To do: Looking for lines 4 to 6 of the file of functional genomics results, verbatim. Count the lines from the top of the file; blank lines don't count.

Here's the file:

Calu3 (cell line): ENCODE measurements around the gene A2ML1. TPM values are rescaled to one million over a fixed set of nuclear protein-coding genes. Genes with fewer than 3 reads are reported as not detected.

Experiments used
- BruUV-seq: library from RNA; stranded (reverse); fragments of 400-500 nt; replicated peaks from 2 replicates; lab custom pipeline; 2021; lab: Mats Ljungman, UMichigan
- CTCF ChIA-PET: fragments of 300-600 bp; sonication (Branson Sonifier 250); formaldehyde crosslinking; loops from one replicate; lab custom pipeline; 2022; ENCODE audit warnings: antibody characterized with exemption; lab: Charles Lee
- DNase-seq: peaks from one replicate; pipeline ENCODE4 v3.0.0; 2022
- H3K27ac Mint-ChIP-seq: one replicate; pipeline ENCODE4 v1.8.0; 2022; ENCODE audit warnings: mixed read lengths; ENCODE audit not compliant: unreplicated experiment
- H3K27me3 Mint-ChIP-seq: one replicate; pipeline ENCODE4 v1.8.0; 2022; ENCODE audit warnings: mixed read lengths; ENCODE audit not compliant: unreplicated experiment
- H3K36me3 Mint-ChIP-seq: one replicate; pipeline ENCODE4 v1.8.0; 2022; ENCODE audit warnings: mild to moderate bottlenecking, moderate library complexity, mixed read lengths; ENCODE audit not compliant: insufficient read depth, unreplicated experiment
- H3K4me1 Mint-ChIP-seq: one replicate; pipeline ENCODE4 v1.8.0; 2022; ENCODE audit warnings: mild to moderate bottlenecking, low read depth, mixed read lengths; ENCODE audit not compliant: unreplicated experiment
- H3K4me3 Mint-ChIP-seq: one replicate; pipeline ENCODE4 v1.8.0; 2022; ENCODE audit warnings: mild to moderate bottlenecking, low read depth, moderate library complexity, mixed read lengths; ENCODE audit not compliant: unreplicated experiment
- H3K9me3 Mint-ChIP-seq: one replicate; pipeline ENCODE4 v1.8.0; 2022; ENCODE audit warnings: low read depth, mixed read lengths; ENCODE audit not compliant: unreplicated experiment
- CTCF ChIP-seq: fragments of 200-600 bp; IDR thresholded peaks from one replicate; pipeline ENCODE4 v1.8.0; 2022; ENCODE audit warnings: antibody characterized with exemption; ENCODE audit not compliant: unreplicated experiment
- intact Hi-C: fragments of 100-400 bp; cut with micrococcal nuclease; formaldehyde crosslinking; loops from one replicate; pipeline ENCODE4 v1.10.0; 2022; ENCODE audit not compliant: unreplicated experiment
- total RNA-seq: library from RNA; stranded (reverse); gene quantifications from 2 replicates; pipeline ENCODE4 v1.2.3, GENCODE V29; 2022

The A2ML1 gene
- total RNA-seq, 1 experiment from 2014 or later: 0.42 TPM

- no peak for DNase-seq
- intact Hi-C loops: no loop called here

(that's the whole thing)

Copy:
- CTCF ChIA-PET: fragments of 300-600 bp; sonication (Branson Sonifier 250); formaldehyde crosslinking; loops from one replicate; lab custom pipeline; 2022; ENCODE audit warnings: antibody characterized with exemption; lab: Charles Lee
- DNase-seq: peaks from one replicate; pipeline ENCODE4 v3.0.0; 2022
- H3K27ac Mint-ChIP-seq: one replicate; pipeline ENCODE4 v1.8.0; 2022; ENCODE audit warnings: mixed read lengths; ENCODE audit not compliant: unreplicated experiment